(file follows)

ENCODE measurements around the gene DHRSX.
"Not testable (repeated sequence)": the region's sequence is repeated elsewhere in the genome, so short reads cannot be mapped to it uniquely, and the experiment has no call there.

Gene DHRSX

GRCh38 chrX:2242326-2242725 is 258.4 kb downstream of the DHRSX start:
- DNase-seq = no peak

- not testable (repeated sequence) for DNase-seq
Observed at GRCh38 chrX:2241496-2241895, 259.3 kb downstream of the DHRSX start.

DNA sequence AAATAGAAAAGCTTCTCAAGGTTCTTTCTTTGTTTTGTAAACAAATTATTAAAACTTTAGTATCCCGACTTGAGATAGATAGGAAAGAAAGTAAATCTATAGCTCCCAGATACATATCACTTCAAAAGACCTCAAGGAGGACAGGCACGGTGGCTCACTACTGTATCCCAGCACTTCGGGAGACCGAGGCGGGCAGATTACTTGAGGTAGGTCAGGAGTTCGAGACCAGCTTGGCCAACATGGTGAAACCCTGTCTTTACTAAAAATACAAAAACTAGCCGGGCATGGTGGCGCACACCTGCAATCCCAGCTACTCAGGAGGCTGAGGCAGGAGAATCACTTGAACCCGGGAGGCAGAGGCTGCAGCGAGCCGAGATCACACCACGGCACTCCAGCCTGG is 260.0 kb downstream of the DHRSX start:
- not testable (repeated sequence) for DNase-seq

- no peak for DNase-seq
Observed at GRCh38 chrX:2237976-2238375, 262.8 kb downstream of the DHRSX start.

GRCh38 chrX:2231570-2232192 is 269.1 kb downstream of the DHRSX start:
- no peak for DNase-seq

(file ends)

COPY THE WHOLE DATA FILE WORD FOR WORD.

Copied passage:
ENCODE measurements around the gene DHRSX.
"Not testable (repeated sequence)": the region's sequence is repeated elsewhere in the genome, so short reads cannot be mapped to it uniquely, and the experiment has no call there.

Gene DHRSX

GRCh38 chrX:2242326-2242725 is 258.4 kb downstream of the DHRSX start:
- DNase-seq = no peak

- not testable (repeated sequence) for DNase-seq
Observed at GRCh38 chrX:2241496-2241895, 259.3 kb downstream of the DHRSX start.

DNA sequence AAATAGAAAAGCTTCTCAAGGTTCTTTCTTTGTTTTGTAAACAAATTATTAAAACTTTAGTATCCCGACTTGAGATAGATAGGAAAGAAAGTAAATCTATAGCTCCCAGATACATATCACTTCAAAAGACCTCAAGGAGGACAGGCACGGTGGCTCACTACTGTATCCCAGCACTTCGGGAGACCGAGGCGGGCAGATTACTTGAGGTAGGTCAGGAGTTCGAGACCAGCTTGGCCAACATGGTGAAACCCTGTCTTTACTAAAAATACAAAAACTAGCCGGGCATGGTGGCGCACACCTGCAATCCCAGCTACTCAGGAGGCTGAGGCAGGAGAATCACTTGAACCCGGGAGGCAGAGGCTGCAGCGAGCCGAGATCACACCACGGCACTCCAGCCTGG is 260.0 kb downstream of the DHRSX start:
- not testable (repeated sequence) for DNase-seq

- no peak for DNase-seq
Observed at GRCh38 chrX:2237976-2238375, 262.8 kb downstream of the DHRSX start.

GRCh38 chrX:2231570-2232192 is 269.1 kb downstream of the DHRSX start:
- no peak for DNase-seq